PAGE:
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Microbes found thriving in Mars-like conditions

The discovery of microbes in any icy lava tube in Oregon raises hope that similar microorganisms could survive in the very similar conditions to be found on Mars.

The microbes are coping with near-freezing temperatures and low levels of oxygen, and can even grow in the absence of organic food. Their metabolism is driven by the oxidation of iron from olivine, a common volcanic mineral found in the rocks of the lava tube.

These factors make the microbes capable of living in the subsurface of Mars and other planetary bodies, the scientists say.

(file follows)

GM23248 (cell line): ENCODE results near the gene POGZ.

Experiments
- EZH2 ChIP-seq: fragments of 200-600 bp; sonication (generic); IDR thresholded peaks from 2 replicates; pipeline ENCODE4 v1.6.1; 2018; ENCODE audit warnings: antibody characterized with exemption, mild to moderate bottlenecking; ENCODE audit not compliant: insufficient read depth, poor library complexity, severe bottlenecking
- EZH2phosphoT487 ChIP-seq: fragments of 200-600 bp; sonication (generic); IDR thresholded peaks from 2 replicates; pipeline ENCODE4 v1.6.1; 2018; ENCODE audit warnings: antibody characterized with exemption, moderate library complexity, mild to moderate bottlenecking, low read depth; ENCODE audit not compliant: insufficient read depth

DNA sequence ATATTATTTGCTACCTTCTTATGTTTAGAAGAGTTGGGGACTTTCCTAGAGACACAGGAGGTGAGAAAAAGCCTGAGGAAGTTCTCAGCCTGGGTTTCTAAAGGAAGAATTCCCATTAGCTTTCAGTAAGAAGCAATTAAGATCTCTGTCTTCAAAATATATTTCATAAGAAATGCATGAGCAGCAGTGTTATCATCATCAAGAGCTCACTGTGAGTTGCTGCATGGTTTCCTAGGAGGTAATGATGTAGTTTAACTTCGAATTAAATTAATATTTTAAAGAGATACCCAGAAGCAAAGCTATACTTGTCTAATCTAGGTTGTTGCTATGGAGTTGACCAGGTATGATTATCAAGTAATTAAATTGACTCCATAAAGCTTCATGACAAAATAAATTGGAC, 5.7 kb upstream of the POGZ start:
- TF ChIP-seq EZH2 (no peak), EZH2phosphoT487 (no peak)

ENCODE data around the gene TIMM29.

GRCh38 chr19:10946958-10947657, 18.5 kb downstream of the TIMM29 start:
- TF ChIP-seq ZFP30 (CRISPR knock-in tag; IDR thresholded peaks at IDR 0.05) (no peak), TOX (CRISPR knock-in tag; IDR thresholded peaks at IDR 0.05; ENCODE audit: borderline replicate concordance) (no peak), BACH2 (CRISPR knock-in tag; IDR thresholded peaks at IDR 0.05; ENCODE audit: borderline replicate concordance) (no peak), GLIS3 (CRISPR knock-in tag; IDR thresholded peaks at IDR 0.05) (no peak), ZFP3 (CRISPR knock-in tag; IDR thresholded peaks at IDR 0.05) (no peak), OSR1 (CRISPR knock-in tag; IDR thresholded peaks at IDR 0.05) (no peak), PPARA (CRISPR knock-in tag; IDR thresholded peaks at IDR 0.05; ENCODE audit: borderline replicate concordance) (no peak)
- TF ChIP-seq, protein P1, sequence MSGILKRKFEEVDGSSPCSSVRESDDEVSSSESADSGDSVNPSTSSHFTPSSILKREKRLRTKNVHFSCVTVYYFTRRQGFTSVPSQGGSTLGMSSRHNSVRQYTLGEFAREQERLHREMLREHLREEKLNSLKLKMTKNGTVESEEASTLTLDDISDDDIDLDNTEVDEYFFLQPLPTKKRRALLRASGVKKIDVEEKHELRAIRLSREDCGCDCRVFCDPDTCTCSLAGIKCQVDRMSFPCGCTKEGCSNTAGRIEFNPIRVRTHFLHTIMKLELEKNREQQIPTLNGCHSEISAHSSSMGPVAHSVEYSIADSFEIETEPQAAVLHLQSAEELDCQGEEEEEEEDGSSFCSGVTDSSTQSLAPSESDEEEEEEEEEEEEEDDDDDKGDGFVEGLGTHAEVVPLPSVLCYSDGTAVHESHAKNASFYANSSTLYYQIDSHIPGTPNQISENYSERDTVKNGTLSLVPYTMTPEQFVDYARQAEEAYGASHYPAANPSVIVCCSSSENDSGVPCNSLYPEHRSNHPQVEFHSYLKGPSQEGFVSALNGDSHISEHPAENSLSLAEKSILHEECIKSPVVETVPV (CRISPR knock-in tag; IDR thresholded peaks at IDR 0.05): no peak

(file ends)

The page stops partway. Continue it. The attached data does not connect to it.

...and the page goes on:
"This microbe is from one of the most common genera of bacteria on Earth," says Amy Smith, a doctoral student at Oregon State University.
"You can find its cousins in caves, on your skin, at the bottom of the ocean and just about anywhere. What is different, in this case, is its unique qualities that allow it to grow in Mars-like conditions."

In a laboratory setting at room temperature and with normal oxygen levels, the scientists demonstrated that the microbes can consume organic material - sugar.
 
 

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